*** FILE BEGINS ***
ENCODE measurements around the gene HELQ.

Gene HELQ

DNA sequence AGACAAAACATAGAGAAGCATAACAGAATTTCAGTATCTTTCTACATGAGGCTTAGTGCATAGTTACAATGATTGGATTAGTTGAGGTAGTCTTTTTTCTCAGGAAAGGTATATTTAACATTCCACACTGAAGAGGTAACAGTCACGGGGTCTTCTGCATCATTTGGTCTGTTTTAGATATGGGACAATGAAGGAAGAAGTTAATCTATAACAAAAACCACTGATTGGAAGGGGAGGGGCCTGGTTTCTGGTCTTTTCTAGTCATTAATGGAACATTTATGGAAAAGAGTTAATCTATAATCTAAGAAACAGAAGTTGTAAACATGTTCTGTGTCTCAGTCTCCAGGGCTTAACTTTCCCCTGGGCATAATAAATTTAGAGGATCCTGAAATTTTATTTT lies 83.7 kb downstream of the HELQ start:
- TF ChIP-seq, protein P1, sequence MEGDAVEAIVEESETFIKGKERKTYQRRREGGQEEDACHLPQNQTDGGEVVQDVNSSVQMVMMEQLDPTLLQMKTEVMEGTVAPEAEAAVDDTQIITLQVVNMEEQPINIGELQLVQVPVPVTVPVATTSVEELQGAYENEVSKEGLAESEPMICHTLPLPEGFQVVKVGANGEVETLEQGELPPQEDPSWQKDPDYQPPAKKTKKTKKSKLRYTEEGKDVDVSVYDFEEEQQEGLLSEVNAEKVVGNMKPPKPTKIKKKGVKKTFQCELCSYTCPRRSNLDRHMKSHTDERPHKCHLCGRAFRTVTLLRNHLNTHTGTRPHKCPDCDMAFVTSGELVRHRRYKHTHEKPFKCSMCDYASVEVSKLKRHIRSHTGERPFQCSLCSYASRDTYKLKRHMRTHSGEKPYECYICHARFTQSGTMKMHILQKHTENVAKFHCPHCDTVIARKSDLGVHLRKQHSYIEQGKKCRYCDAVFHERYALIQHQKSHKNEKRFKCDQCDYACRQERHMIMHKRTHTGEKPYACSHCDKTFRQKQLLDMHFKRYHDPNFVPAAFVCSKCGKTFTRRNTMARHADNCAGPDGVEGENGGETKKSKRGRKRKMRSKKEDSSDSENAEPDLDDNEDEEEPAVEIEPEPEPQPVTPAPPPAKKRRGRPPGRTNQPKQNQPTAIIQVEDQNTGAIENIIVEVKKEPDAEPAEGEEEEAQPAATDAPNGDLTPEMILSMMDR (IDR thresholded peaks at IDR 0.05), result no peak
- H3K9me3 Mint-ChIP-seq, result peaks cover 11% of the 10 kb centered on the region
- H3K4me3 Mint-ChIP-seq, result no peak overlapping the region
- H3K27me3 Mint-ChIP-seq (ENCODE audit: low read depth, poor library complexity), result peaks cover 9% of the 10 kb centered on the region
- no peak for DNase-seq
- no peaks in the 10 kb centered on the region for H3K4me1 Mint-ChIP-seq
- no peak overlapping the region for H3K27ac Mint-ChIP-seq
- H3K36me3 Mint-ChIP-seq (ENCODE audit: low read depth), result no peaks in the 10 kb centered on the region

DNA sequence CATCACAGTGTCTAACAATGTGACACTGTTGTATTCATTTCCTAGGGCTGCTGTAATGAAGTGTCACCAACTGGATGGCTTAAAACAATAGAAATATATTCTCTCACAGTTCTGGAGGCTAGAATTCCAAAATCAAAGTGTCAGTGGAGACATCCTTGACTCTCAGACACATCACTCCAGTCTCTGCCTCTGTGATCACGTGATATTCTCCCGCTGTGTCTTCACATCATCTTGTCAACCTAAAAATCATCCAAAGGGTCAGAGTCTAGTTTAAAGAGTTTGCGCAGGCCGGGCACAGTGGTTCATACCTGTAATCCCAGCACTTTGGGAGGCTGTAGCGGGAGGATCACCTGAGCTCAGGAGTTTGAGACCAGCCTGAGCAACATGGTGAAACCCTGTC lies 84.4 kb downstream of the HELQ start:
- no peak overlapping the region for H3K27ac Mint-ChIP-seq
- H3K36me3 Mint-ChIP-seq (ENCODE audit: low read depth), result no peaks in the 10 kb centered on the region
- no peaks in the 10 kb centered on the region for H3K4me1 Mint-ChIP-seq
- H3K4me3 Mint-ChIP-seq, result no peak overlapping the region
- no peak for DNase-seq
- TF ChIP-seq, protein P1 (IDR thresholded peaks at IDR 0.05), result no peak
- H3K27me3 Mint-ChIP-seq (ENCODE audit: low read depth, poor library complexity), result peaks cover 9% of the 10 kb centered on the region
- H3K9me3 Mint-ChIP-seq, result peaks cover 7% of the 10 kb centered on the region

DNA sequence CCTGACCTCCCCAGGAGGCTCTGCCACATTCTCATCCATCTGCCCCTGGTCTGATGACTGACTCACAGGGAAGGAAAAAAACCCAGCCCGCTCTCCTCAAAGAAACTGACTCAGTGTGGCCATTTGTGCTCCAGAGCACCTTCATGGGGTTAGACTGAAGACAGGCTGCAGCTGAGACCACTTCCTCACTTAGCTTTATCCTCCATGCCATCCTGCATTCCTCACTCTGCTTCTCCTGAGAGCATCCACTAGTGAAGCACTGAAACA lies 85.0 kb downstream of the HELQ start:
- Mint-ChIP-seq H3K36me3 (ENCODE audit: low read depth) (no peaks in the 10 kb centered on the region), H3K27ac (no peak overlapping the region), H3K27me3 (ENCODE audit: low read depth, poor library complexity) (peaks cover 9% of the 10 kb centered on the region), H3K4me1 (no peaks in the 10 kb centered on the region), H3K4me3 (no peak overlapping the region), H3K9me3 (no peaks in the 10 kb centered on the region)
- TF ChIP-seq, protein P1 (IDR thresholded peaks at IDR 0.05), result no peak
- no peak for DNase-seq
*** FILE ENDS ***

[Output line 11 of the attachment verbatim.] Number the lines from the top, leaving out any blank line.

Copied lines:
- H3K36me3 Mint-ChIP-seq (ENCODE audit: low read depth), result no peaks in the 10 kb centered on the region